Don’t Start the New Year with Old Technology
Now’s the time to start planning for 2020 – not just your personal resolutions, but your professional ones as well.
Where are you taking your business in the new year? What goals do you have? What should your staff be focused on?
There are all important questions to answer, but there’s one, in particular, you need to keep in mind – do you have old technology that needs to be replaced? Is your Local IT support helping you manage it?
Is Your Local IT Support Letting You Use Old Technology?
There are many ways to tell that it may be time to upgrade your technology:
- It’s Outpaced By Current Versions.
While the mere existence of a newer OS or new model in the line-up doesn’t mean you should automatically upgrade, it is an indication that you will have to do so sometime soon. When a newer version is released, it means the clock is running out on how long the providers will continue to support the version you’re using.
- It’s Slowing You Down.
You may be noticing that your competitors have far surpassed your capabilities and are able to provide clients with features and products that you are unable to offer. If you are finding it hard to keep up with your competitors, it might be time to consider how new technology can enhance the work you do.
- Fixes Don’t Last Long.
The older technology gets, the more support it will need. That means paying more and more for support to come in and get it running again, the returns on which will quickly diminish.
Outdated Technology Is Expensive
If your old tech is working so poorly that it stops you and your crew from working, then it’s time to replace it. The downtime caused by old hardware isn’t worth the money you’re saving by hanging on to it.
Whether you agree or not, it’s a fact – Ponemon Institute estimates that every minute of even partial downtime can cost as much as $5,600.
The main cost of downtime is not the fix itself, it’s the halt in your business’ productivity. If an IT-related or natural disaster occurs and takes critical systems offline, employees will be unable to complete their tasks, yet your normal business expenses will carry on.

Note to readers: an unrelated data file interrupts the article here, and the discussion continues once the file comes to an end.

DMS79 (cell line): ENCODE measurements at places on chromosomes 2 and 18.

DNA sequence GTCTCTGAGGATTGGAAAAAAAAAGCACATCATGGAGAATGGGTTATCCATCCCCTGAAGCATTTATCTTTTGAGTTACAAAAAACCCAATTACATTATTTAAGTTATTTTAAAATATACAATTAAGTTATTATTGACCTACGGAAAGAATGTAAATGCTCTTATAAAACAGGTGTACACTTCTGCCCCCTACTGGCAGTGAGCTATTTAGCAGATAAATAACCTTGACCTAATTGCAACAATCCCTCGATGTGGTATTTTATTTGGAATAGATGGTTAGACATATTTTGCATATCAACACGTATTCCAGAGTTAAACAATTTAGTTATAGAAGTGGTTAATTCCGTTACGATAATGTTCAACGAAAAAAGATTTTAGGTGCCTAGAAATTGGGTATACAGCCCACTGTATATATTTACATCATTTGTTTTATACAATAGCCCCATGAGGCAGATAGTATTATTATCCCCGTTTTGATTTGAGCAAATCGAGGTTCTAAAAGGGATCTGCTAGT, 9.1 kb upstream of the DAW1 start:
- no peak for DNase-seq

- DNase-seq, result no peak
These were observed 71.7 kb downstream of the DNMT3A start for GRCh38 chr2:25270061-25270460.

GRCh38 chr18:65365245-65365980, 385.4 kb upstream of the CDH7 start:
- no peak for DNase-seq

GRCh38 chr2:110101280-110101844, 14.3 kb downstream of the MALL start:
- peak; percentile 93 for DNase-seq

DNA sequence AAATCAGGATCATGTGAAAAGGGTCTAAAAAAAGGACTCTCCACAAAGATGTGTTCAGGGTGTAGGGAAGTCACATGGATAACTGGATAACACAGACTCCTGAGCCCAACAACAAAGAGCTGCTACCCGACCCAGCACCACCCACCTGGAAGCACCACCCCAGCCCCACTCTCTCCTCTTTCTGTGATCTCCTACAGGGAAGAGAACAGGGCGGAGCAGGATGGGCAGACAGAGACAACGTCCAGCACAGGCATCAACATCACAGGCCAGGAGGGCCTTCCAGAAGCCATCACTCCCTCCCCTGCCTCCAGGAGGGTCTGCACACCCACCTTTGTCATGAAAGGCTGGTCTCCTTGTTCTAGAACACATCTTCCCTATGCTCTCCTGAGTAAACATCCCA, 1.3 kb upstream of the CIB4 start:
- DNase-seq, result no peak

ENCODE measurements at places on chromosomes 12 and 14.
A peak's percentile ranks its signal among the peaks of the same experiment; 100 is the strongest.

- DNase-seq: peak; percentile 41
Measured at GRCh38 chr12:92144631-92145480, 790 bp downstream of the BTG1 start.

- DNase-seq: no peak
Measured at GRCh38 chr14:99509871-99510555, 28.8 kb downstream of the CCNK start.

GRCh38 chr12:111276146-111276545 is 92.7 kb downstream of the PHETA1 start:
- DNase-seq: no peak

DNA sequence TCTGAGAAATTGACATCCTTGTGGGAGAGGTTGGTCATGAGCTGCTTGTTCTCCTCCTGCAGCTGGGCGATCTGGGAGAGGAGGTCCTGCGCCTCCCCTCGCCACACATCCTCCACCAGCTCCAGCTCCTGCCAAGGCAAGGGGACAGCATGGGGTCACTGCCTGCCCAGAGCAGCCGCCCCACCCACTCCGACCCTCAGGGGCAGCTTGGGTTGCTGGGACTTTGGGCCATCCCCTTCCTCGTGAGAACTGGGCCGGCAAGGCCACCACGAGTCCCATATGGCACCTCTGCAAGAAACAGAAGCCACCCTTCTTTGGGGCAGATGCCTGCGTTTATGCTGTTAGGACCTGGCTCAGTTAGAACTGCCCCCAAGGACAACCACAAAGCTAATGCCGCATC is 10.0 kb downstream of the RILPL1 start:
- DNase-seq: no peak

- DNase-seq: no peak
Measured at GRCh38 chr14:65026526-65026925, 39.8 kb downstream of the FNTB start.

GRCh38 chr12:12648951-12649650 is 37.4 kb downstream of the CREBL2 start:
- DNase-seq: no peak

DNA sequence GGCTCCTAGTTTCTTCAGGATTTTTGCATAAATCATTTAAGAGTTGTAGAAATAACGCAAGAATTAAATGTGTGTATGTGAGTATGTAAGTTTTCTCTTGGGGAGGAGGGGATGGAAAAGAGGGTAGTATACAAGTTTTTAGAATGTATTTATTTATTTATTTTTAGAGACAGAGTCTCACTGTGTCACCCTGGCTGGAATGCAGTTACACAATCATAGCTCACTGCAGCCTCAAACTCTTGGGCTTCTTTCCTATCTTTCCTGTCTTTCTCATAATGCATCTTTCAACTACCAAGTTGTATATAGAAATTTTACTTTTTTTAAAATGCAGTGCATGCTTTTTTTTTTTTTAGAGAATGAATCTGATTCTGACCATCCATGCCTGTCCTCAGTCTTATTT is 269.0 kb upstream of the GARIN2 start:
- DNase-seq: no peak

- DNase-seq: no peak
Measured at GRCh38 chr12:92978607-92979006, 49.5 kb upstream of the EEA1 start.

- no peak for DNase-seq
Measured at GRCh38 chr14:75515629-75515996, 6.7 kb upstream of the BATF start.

The economy of downtime is unforgiving – it grinds your business to a halt, racks up expenses, and keeps you from getting anything done.
- Expense Vs. Revenue
During downtime, you incur all the expenses of running a business without the revenue you would usually generate.
- Loss of Focus
Even if downtime does not grind everything to a halt, some of your staff will have to divert themselves from their normal work to mitigate the problem – again reducing productivity.
- Affected Service Delivery
Furthermore, while your systems are down, you can’t deliver services or sell products to current and potential new clients.
- Cost Of Repair
However you approach fixing the problem, it’ll cost time and money.
Your Local IT Support Should Help You Evaluate Your Technology…
- Does Your Hardware Function Properly?
As step number 1, it doesn’t get much easier than this:
- Can you turn it on?
- How long does it take to start up?
- How long does it take to execute tasks like opening applications?In a nutshell, you need to know whether your hardware is holding you back, making you wait, and slowing your business down.
- Is The Software Up To Date?
Now that you’ve determined how functional the hardware is, the next step is the software. Even if this technology hasn’t been turned on in a week, there will likely be some updates that have to take place.Updates are important because they correct existing errors and mistakes in software, and patch potential flaws that could leave it vulnerable to security threats.One by one, open up each program you would plan to use on a regular basis. If there are updates that need to be installed, a pop-up window will likely open on start-up. However, if the previous owner turned off that automatic function, you’ll need to manually check for updates, which can be done in the program preferences.
- What Is The Status Of Licenses And Warranties?
After double-checking that everything is up to date, the next step will be to confirm the status of any existing licenses and warranties.Depending on the type of business, there may be specific software needed for daily operations. The bottom line is that if you need it to get work done, you should know whether you can use it.
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